The Importance of Subsea Well Intervention: Exploring Its Vital Role in Offshore Operations
As the industry expands into deeper water and horizons that require horizontal well configurations, accessing all parts of a well requires advanced technologies. This is where subsea well intervention (SWI) comes in.
With day rates for rigs and dedicated well intervention vessels at their lowest levels in years, operators should use this opportunity to rethink their approach to SWI.
When a well’s oil or gas reserves dwindle or exploration efforts prove unsuccessful, it may be necessary to abandon the well. This is a crucial step that must be done correctly to avoid environmental contamination or damage to other marine structures. The process of well abandonment includes the following:
- Retrieving the casing.
- Setting barriers to isolate intermediate hydrocarbon or water-bearing permeable zones.
- Installing an environmental plug.
A thorough understanding of the well’s construction and site geology is key to successful abandonment. This information is critical for effective characterization and well-integrity evaluations.
Well-intervention services such as rigless well intervention are vital to offshore operations. They enable crews to monitor well health and improve productivity. These services can be performed on rigs or from dedicated vessels.
The production of oil and gas from offshore wells involves some complex operations. One of the most important is the completion process, which involves installing the production equipment and securing the wellhead with safety valves.
While interventions in subsea trees share many similarities with those on land or platform wells, the complexities involved mean that errors can be much more costly. Moreover, the cost of a good outage can far exceed any productivity benefits gained from an intervention.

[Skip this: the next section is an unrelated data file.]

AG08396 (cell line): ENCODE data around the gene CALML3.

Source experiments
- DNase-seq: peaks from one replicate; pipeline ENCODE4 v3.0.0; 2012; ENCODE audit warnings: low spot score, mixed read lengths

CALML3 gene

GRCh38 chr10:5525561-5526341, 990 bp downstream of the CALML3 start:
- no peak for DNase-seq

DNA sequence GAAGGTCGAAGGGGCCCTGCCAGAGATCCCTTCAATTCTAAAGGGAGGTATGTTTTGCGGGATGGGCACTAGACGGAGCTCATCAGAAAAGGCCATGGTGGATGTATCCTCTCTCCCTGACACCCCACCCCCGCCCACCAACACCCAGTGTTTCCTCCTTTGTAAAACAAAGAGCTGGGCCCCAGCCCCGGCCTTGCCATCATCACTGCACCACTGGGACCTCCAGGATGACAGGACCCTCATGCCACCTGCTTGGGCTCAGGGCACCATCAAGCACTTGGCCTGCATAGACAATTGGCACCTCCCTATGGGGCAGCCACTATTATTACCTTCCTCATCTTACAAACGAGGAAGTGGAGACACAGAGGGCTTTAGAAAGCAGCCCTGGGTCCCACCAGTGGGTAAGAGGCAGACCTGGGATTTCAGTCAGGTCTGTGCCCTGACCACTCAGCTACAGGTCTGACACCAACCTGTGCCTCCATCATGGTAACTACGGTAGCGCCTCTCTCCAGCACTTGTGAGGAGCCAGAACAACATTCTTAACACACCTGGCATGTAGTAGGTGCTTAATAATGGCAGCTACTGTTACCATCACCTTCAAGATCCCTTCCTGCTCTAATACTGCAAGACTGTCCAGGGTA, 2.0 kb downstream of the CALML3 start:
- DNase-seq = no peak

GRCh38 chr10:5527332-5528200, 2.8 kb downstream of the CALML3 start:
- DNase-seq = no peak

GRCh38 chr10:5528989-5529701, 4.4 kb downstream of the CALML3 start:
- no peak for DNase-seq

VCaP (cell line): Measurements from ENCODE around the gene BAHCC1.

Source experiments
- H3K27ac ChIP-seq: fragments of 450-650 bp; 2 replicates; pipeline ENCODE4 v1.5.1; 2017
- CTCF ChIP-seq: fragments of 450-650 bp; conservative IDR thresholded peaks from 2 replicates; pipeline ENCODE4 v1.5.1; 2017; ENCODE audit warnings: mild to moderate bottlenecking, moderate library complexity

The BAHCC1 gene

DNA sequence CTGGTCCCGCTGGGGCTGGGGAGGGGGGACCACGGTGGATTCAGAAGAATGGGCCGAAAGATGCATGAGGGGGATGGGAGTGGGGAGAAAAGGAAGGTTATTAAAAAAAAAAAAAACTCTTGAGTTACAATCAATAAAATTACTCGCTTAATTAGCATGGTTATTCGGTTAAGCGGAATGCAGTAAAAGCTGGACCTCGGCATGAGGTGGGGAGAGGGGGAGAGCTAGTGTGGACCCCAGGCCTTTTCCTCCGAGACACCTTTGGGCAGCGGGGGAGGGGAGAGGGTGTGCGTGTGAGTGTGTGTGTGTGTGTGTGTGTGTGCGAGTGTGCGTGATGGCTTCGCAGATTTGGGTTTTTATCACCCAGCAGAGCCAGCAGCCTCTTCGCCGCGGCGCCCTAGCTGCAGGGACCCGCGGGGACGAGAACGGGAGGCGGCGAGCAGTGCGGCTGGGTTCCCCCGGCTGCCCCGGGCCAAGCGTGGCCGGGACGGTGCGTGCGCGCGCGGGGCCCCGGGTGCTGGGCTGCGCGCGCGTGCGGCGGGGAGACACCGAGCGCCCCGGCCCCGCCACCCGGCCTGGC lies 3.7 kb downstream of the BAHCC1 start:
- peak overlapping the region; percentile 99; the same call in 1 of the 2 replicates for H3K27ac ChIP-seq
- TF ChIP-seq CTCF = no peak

The downturn has presented a significant opportunity for rig owners, service providers, and vessel operators to understand the market and build long-term capability. Low day rates make it feasible to conduct SWI campaigns now, which would have been uneconomical in the past, providing valuable experience ahead of an anticipated recovery.
The shift to cleaner energy sources affects oil demand and, therefore, the well-intervention market. However, the industry’s commitment to reducing emissions drives innovation and collaboration. With day rates for rigs and dedicated well-intervention vessels at their lowest levels, it makes sense for operators to investigate the possibility of entering this market on a more concerted long-term basis. This could help them gain valuable experience and better position themselves for higher oil prices. Moreover, by deploying such tools, they could reduce operational costs.
Since the late 2000s, the subsea well intervention industry has been in a period of growth. However, it has struggled to catch up with the rapid development of mature fields and the massive gap in rig counts between offshore and onshore. Several factors have contributed to this situation, including the comparatively prohibitive cost of bringing in a drilling rig for an intervention. This has resulted in the vast majority of rig capacity being used on exploration and production drilling, leaving little available to perform interventions.